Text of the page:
A delusion is a belief held with strong conviction despite superior evidence to the contrary.[1] As a pathology, it is distinct from a belief based on false or incomplete information, confabulation, dogma, illusion, or other effects of perception.

Delusions typically occur in the context of neurological or mental illness, although they are not tied to any particular disease and have been found to occur in the context of many pathological states (both physical and mental). However, they are of particular diagnostic importance in psychotic disorders including schizophrenia, paraphrenia, manic episodes of bipolar disorder, and psychotic depression.

Contents [hide]
1 Definition
2 Types 2.1 Themes
2.2 Grandiose delusions
2.3 Persecutory delusions

3 Diagnosis
4 Development of specific delusions
5 Causes
6 See also
7 References
8 Further reading


Although non-specific concepts of madness have been around for several thousand years, the psychiatrist and philosopher Karl Jaspers was the first to define the three main criteria for a belief to be considered delusional in his 1913 book General Psychopathology.[2] These criteria are:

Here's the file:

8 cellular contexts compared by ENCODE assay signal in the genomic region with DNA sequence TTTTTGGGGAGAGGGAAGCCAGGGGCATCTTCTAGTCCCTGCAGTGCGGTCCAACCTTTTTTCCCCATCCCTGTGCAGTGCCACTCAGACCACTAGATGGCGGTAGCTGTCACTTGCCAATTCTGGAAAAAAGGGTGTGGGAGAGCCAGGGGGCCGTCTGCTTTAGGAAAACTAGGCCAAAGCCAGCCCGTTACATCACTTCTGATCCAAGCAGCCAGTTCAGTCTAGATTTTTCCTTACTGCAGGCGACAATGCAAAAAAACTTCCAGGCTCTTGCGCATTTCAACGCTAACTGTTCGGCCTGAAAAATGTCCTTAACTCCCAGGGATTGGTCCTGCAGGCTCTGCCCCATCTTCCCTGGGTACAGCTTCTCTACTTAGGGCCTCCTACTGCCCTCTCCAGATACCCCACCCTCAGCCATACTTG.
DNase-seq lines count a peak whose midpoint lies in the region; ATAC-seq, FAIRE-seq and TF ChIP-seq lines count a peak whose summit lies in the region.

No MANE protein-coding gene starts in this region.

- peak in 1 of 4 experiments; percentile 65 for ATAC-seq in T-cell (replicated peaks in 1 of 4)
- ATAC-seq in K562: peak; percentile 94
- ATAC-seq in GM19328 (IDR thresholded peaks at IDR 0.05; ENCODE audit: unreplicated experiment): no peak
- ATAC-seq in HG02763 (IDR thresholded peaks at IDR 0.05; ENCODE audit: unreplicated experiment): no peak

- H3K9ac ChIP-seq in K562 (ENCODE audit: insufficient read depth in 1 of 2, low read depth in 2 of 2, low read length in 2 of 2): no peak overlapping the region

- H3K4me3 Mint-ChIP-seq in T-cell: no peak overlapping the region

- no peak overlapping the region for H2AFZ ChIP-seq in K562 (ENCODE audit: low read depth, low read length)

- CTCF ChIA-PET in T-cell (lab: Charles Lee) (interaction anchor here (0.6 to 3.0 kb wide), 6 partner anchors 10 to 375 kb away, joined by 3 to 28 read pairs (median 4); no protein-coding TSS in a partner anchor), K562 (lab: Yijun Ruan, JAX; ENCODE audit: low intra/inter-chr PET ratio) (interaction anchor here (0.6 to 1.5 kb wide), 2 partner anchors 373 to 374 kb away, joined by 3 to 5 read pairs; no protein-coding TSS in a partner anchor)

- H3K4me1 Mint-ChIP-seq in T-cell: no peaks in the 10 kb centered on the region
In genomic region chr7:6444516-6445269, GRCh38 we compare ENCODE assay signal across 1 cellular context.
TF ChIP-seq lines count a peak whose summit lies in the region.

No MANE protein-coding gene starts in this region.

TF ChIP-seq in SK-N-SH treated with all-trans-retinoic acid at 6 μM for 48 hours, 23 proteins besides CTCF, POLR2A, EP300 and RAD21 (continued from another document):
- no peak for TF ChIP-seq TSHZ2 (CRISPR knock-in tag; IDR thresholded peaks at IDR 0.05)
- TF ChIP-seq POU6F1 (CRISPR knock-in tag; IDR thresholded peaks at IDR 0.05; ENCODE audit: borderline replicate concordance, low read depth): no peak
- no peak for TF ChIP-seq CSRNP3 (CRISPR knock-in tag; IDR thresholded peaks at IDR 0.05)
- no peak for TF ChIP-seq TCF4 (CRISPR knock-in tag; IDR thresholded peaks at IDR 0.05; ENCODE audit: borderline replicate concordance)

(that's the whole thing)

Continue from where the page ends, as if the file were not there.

certainty (held with absolute conviction)
incorrigibility (not changeable by compelling counterargument or proof to the contrary)
impossibility or falsity of content (implausible, bizarre or patently untrue)[3]

Furthermore, when a false belief involves a value judgment, it is only considered as a delusion if it is so extreme that it cannot be, or never can be proven true. For example: a man claiming that he flew into the sun and flew back home. This would be considered a delusion,[4] unless he was speaking figuratively.


Delusions are categorized into four different groups:
Bizarre delusion: A delusion that is very strange and completely implausible; an example of a bizarre delusion would be that aliens have removed the reporting person’s brain.
Non-bizarre delusion: A delusion that, though false, is at least possible, e.g., the affected person mistakenly believes that he is under constant police surveillance.
Mood-congruent delusion: Any delusion with content consistent with either a depressive or manic state, e.g., a depressed person believes that news anchors on television highly disapprove of him, or a person in a manic state might believe she is a powerful deity.